At-Work Meal Planning for Rotating 12’s

With 12 hours (read as: 13 hours + 2 hours travel time) spent at work on work days, I’ve naturally had to figure out some healthy, easy, affordable meals to pack. For about $30 a week (which for me is roughly the cost of 1 cafeteria meal and drink per day for three shifts) I am able to have a variety of healthy, yummy options to snack throughout my shift.


  • Purchase a couple really nice tupperware containers for packing your lunches. A small investment now will improve your packing experience for years! I picked up a set of Rubbermaid Blox stackable lunch containers at Big Lots for $5 and a segregated salad container at Giant Eagle for $8.

    Stackable, packable lunch containers are the bomb!
  • Focusing on fruits, veggies, and light snacks has really helped me stay alert and oriented throughout my shift without that sluggish “full” feeling of too many carbs.
  • Shop sales and “in season” items. Buy non-perishables (pudding/fruit cups, crackers, etc) in bulk if you find a great price.
  • Buy only as much fruits/veggies as you can reasonably eat before they spoil. I usually try to get a variety of ripe, soon-to-ripen, and not-ripe fruits for the week. I also only buy bagged greens because buying lettuce or spinach in other forms is too much for me to eat in 3 days!
  • I like to shop Big Lots (or other discount stores) for non-perishables, and Walmart for fruit/veggies. These seem to offer me the best deals. Then I’ll sometimes splurge for a trip to Giant Eagle or Trader Joe’s for some variety. Adapt as needed for your local stores, but find out where is the best place to get items you purchase regularly.
  • I will also rotate re-heatable leftovers into my packed meals for the week. I’ll pack just a few healthy snacks to go with the leftovers.
  • Pack the night before (or morning before, for night shift) and put your lunch box in the fridge overnight. Having everything ready to grab and go in the morning ensures you will take your lunch with you and not be tempted to skip the prep and opt for cafeteria food instead.
  • I try to eat healthy, but I will usually pack a treat or two to keep me from spending all my money on cravings at the vending machine. I like buying cookies in snack packs so that I avoid eating too many!
  • I usually just drink water throughout my shift, and I keep a couple K-cups on hand in my locker for those tough night shifts (1am and 3am caffeine keeps you going!).
  • Before my shift I always try to put something in my tummy, even if it’s just some applesauce or yogurt. I also buy juice to have before I leave for work for a little boost of energy and yummyness.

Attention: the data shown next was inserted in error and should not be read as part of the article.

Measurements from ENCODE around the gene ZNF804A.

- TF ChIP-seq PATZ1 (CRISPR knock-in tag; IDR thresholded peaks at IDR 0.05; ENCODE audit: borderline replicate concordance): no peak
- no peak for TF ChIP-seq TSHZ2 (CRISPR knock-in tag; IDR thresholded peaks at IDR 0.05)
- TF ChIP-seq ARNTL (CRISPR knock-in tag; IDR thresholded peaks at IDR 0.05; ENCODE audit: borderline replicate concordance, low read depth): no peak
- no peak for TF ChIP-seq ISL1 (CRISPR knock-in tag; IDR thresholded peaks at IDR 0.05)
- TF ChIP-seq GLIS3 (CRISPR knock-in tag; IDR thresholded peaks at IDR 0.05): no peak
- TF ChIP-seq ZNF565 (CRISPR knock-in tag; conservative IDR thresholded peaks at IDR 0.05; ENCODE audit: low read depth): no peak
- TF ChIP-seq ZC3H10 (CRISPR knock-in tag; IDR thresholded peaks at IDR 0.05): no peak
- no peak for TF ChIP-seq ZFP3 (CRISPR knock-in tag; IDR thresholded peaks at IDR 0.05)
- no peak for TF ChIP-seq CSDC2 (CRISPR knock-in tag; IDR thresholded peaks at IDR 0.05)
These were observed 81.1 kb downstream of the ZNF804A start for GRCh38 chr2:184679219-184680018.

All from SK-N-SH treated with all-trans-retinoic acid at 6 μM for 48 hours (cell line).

Below are some pictures of meals I actually packed and ate over the last month. Each are from different weeks. You’ll notice I keep some variety by rotating out options from week to week, but there are some similarities between the meals as well.

Turkey, chicken, and cheese sandwich with green peppers, sugar snap peas, and ranch dressing, kiwi, pretzel thins and roasted red pepper hummus, nectarine, and a pudding cup
Mandarin orange fruit cup, pretzels and hummus, trail mix (homemade with sesame rods, dried cranberries, raisins, nut mix, and honey roasted sunflower seeds from Big Lots), peanut butter crackers, goat cheese and mini toasts, and an apple and peanut butter to-go cup (I bring my own apple slicer)
Mango, blueberries, black grapes, pretzels and hummus, baby spring greens mix with grape tomatoes and green peppers salad with balsamic vinaigrette dressing, kiwi, avocado, cookie snack pack, and bacon cheddar cheese crackers

It is always great to have some munchies I am looking forward to during my workday. I also try to make sure  I always have one or two that I can easily eat on-the-go: If my day gets extra crazy, at least I’ll have something to fight off the hanger!

Enjoy your foodies, fellow nurses!



My New Nursey Life

Dear Readers,

Wow! Been a while since I have checked in to my darling blog. I have since graduated nursing school, passed my NCLEX, and GOTTEN A JOB. Woah! Starting July 11th, I will be orienting to my first job as a critical care RN on a step down unit at a large community hospital.

Coming attractions for my blog include my tips for passing the NCLEX and getting a job, and musings on managing (fumbling through) my first year as an RN.

Yours truly,

-Bolana, RN

Things I Have Actually Learned in Nursing School

In just under two years, I have mastered skills such as taking a manual blood pressure, performing a head-to-toe assessment, administering IM injections, and much more. But the things I will really take away from nursing school weren’t even learned in class. Here are just a few, in no particular order:

  1. How to sleep literally anytime, anyplace – broad daylight, the passenger seat, the bench in the hall at school. . .
  2. How to eat a 6″ sub in under 10 minutes
  3. How to sneak into the patient kitchen for saltines and water without being noticed
  4. That most people in nursing school aren’t worth your time
  5. That a select few people in nursing school will sometimes be all that keeps you sane and are more valuable than even the best Littmann stethoscope
  6. How to prioritize a variety of tasks such as clinical paperwork, studying for exams, completing research papers, showing affection to significant others, and sleeping
  7. Group projects were created to handicap the grades of good students
  8. SIM patients can and will vomit on you
  9. If you’re not early, you’re late
  10. People who are not nurses usually have no idea what nurses do, despite the fact they have probably had a nurse take care of them at least once in their lives
  11. There are opportunities for academic experiences that your program and/or school will not tell you about that you can find and take advantage of
  12. Patients appreciate that, as a student, you have time to attend to their less critical needs, like a warm blanket, having a pleasant conversation, or being able to take your time with total-feeds
  13. Attending four-hour lectures will give you the beginnings of disuse syndrome
  14. Coffee is a necessary ingredient for life as we know it
  15. Some patients have the most interesting tattoos in the most interesting of places

Back-to-School Must-Haves for Nursing Students

Dare I speak the truth: It is almost time for school to start. Now that I’ve admitted the inevitable, it’s time for me to start shopping for those back-to-school essentials. Here’s my top ten items to make sure you have on hand for the coming school year:

1. Planner/Calendar